Designs of Blackness: Mappings in the Literature & Culture of Afro-America
Across more than two centuries, Afro-America has created a huge variety of literary self-expression. In examining the work of writers as diverse as Phillis Wheatley, Frederick Douglass and Harriet Wilson in the eighteenth and nineteenth centuries, and Richard Wright, Zora Neale Hurston, Ralph Ellison, James Baldwin, Toni Morrison, Alice Walker, LeRoi Jones/Imamu Amiri Baraka and Leon Forrest in the twentieth century, A. Robert Lee meets this abundant play of imagination head on, presenting an intertextual series of mappings of figures and forms in the making of African American literature. Designs of Blackness views this rich literary tradition in the context of a larger corpus of black arts which typically encompasses the cinema of Spike Lee, Bessie Smith’s blues, Romare Bearsden’s canvases, the photographic work of Gordon Parks, Martin Luther King’s oratory, and Muhammad Ali’s boxing athleticism and early sass. Professor Lee examines both high and popular black styles, from slave writing, through the diaspora and the Middle Passage as memory, to postmodernism and cultural styles like rap. Particular attention is given to the formative periods of black history – the early black feminism of the 1890s, the New Negro 1920s and the Black Power and Civil Rights of the 1960s. Despite so spacious a coverage Professor Lee keeps his focus sharp and in so doing provides a radical reassessment of the cultural history of Afro-America.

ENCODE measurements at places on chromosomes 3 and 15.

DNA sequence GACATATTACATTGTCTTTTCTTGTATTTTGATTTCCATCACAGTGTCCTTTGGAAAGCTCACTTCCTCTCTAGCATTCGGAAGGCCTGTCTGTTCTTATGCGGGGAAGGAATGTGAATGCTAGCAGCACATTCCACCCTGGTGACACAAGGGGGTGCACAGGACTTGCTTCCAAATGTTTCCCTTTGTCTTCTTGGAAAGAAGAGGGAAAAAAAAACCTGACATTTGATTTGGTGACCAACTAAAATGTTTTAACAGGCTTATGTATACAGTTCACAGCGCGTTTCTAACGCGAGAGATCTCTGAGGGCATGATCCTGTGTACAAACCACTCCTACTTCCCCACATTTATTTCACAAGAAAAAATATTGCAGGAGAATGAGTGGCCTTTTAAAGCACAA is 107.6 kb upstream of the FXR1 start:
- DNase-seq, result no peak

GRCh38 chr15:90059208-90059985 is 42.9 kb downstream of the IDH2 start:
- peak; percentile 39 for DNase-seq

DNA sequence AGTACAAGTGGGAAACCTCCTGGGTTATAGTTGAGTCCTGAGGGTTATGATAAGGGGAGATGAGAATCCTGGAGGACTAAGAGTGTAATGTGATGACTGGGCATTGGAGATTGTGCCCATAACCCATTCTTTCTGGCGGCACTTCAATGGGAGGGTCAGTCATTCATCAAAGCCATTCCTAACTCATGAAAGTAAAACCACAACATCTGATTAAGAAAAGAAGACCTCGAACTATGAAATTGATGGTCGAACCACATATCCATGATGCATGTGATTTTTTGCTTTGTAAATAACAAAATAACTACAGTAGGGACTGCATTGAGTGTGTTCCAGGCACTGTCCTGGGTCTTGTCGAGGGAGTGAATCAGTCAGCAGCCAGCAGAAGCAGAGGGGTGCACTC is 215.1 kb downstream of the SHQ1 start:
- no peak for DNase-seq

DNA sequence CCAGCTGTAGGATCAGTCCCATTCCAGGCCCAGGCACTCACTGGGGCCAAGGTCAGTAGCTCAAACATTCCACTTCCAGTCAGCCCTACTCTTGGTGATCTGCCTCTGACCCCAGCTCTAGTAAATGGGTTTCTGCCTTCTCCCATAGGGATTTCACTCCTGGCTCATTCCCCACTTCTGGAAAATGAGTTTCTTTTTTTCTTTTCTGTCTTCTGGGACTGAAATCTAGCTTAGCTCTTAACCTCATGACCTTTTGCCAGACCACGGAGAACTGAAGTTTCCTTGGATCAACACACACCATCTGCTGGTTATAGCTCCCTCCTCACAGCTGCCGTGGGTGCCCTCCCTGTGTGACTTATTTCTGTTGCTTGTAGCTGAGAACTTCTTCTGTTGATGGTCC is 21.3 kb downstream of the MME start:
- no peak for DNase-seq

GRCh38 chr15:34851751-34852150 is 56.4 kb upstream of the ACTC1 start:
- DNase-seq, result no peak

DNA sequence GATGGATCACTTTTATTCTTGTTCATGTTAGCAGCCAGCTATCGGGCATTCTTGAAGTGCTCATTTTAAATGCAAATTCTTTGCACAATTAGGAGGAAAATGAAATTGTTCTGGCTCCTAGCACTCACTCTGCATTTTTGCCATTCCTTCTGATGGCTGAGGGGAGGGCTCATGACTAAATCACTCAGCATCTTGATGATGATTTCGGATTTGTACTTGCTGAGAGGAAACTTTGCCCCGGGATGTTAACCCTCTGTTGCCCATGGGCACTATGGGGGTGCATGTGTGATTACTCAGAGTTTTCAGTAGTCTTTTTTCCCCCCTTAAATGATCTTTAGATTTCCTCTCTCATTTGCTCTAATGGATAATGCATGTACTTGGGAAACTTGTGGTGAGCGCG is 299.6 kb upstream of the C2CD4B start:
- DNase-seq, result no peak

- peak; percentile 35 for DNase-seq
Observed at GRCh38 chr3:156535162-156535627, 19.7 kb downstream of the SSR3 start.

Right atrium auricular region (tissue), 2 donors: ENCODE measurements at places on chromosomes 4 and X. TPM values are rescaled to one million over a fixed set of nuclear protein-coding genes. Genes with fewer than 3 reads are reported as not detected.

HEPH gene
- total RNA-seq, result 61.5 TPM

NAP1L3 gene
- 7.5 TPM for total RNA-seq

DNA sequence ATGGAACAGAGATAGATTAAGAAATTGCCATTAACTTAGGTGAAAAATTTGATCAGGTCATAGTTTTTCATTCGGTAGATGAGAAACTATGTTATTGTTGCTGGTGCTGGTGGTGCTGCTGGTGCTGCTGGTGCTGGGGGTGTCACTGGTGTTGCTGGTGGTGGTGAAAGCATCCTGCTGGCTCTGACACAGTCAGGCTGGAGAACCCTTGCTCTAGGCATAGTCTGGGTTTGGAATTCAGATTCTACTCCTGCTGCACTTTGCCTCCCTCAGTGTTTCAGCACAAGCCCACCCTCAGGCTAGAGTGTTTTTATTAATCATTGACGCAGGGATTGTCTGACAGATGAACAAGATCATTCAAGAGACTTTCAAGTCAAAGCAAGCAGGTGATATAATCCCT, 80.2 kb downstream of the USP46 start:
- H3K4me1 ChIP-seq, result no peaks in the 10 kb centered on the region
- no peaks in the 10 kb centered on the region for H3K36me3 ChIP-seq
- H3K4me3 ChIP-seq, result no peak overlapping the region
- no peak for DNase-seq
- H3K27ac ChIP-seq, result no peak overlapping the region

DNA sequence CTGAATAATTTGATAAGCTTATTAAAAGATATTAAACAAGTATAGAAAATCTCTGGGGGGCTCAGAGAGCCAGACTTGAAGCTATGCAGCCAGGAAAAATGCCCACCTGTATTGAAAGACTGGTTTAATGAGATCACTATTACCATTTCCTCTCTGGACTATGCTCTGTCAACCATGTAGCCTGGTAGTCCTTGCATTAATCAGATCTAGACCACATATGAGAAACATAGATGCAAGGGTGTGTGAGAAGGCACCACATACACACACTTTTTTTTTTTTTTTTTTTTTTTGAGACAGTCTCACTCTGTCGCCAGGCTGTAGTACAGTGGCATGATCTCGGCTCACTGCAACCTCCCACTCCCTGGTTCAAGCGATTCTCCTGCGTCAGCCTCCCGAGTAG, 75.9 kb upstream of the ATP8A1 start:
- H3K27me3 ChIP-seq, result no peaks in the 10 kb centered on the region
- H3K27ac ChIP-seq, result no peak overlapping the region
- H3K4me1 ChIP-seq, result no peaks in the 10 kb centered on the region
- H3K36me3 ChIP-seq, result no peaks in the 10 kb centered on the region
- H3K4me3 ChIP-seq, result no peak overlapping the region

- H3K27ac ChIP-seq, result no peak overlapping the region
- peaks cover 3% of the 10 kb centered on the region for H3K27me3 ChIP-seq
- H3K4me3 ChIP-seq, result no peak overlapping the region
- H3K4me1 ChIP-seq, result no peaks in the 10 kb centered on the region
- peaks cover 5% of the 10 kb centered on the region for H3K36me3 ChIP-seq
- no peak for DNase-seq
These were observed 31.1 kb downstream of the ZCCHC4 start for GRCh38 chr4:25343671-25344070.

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Zora Neale Hurston to Alice Walker
Imamu Amiri Baraka Ted Joans and Bob Kaufman
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